Dimensions of care


The use of quality management indicators, particularly customer satisfaction surveys, is not a fully standardised and established process in many radiology departments (Ondategui-Parra 2004). In radiology, the identity of the customer is not clear. Is it the patient, the referring physician, or the in-house referring department? All customers should be assessed for their satisfaction levels. Many hospitals are trying to align their stated missions with the dimensions of care highlighted in the Institute of Medicine report Crossing the quality chasm (Committee on Quality of Health Care in America 2001), which states that patient care should be safe, effective, efficient, patient-centred, and timely—categories that are readily applicable to the field of radiology (Table 2).



Quality management indicators


Because imaging services are widely used and affect patient care in every area of hospital, much attention has been focused on quality assurance in radiology departments over the past several years (Hillman 2006; Khorasani 2009; Johnson 2009; Steele 2009). However, measuring the quality of imaging services is inherently difficult, and scientifically sound metrics are lacking. Moreover, the review of patient records to document the effect of diagnostic imaging on the care outcome is costly in staff time and labour.

In 2001, the Institute of Medicine published the report Crossing the quality chasm, which specified six goals for healthcare quality improvement efforts: that healthcare be safe, effective, patient-centred, timely, efficient, and equitable (Committee on Quality of Health Care in America 2001). Given the growing demands for quality improvement in radiology practice, it is increasingly important to develop a standard set of metrics for the routine evaluation of radiology department operations and patient care. Such metrics also could be used in conjunction with the Practice Quality Improvement programme (part of the American Board of Radiology maintenance of certification process) to measure individual radiologists’ performance (Khorasani 2009).

The departmental mission, vision and values must be articulated by the leadership in the formulation of four categories of measurement: patient safety and quality of care, stakeholder management (management of the interests of internal and external stakeholders), operations management (management of core operations and enabling functions), and financial management. These four categories, which were inspired by the Kaplan-Norton balanced scorecard, represent key strategic principles of the department and broadly aim to:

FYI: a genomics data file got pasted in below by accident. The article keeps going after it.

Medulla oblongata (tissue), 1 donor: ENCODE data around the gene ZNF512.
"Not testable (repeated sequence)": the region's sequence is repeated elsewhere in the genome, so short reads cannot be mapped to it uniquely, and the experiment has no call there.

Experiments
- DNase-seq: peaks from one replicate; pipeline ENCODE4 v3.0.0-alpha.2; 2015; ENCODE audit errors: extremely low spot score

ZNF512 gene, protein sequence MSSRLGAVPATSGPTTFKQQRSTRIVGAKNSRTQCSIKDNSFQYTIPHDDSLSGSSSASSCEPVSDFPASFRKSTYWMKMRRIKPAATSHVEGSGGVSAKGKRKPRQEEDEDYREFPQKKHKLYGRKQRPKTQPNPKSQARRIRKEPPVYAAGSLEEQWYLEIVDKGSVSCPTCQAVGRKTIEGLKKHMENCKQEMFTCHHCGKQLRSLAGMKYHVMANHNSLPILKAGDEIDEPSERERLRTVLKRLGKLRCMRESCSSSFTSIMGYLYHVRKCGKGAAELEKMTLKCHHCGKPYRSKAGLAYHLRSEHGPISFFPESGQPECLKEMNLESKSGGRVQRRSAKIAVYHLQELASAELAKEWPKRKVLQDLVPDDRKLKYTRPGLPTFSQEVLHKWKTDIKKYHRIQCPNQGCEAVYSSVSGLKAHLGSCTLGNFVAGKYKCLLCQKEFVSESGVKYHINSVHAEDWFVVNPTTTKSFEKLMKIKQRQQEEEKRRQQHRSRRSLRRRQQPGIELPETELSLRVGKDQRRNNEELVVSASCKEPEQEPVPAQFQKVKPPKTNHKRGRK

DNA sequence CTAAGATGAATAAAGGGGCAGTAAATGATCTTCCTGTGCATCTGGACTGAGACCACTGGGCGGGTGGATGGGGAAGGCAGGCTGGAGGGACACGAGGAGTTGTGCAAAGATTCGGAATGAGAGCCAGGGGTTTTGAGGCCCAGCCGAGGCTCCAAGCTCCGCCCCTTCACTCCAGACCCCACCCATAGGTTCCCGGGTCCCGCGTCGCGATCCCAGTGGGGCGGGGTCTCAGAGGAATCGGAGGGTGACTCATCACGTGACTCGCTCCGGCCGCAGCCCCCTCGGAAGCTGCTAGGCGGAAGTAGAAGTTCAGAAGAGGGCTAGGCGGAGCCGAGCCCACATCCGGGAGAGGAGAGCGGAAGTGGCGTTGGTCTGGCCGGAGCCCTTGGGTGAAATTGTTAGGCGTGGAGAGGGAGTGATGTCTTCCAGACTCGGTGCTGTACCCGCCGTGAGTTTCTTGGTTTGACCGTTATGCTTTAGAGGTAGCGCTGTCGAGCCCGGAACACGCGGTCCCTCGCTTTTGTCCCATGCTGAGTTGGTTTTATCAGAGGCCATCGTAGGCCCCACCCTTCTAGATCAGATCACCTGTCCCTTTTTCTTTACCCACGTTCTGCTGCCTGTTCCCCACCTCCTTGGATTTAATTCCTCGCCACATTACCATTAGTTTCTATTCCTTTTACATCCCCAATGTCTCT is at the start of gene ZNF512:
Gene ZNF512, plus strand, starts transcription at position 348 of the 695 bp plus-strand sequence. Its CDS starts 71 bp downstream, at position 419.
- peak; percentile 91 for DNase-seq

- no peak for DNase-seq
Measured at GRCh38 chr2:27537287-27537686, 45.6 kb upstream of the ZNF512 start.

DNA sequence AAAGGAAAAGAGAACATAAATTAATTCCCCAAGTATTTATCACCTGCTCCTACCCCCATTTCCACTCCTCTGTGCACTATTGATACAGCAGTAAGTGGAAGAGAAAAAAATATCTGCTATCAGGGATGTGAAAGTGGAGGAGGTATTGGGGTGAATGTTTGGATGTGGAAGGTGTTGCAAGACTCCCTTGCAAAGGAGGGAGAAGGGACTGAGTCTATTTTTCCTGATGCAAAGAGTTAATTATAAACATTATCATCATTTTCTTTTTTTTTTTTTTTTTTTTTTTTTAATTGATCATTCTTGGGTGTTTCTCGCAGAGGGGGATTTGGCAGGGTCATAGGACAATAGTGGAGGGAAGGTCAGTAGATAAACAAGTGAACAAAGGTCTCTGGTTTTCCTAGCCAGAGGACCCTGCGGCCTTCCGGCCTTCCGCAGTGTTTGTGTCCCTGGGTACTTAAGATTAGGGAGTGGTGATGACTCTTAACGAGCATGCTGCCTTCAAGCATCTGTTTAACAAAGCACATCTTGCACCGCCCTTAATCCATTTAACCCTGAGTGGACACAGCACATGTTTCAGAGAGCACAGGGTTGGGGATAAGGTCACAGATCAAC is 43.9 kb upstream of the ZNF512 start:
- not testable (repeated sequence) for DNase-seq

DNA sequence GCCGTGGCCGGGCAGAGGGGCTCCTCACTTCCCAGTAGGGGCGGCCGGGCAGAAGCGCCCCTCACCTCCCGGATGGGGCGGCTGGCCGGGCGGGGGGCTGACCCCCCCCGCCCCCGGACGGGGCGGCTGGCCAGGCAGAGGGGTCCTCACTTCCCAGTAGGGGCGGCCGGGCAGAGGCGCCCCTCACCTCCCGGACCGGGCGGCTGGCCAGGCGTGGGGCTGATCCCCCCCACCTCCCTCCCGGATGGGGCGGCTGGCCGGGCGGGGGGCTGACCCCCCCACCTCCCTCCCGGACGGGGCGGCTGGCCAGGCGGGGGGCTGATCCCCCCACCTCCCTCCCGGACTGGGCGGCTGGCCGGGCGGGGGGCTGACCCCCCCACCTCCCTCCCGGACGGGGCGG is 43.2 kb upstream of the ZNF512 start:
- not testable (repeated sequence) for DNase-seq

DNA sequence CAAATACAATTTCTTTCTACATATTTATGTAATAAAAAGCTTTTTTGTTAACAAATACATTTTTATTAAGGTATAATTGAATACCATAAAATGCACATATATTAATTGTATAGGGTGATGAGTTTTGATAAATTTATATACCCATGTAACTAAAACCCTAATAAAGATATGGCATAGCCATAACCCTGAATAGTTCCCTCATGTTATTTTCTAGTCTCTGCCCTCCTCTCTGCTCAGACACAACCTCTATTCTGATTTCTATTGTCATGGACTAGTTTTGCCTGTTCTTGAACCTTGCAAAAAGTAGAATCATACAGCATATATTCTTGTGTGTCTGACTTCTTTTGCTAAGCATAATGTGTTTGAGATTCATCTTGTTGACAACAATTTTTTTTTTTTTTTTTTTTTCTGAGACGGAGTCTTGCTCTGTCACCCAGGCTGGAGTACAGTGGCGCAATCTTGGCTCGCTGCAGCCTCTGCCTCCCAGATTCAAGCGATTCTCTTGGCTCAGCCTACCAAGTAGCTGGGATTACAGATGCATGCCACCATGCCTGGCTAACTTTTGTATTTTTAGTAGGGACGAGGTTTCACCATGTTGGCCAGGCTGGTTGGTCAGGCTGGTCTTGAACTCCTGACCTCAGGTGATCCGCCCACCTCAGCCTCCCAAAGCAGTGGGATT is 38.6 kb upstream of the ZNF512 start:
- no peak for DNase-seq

a) accommodate all aspects of department performance
b) provide a common baseline for communicating results interdepartmentally within the institution and to external organisations

Within each of these four categories, key performance indicators (KPIs) must be formulated to align with one of the key strategic principles. Next, one or more specific metrics must be defined to allow measurement of each KPI (Hani et al. 2010).

Radiology-specific KPIs


The definition of radiology-specific KPIs should be a collaborative effort of the radiology department and the hospital administration. Hospital administrators are most knowledgeable about the institution’s strategic direction, and the success of the radiology department depends on the alignment of its KPIs with the institutional strategy. Priority should be given to the KPIs that are considered by both the hospital and the radiology department to align most closely with the institutional strategy and vision. The costs of measuring those parameters should be shared between the radiology department and the hospital. The hospital can allocate existing resources and personnel to help the radiology department collect and analyse the data, and radiologists can volunteer their time (Hani et al. 2010).

Conclusion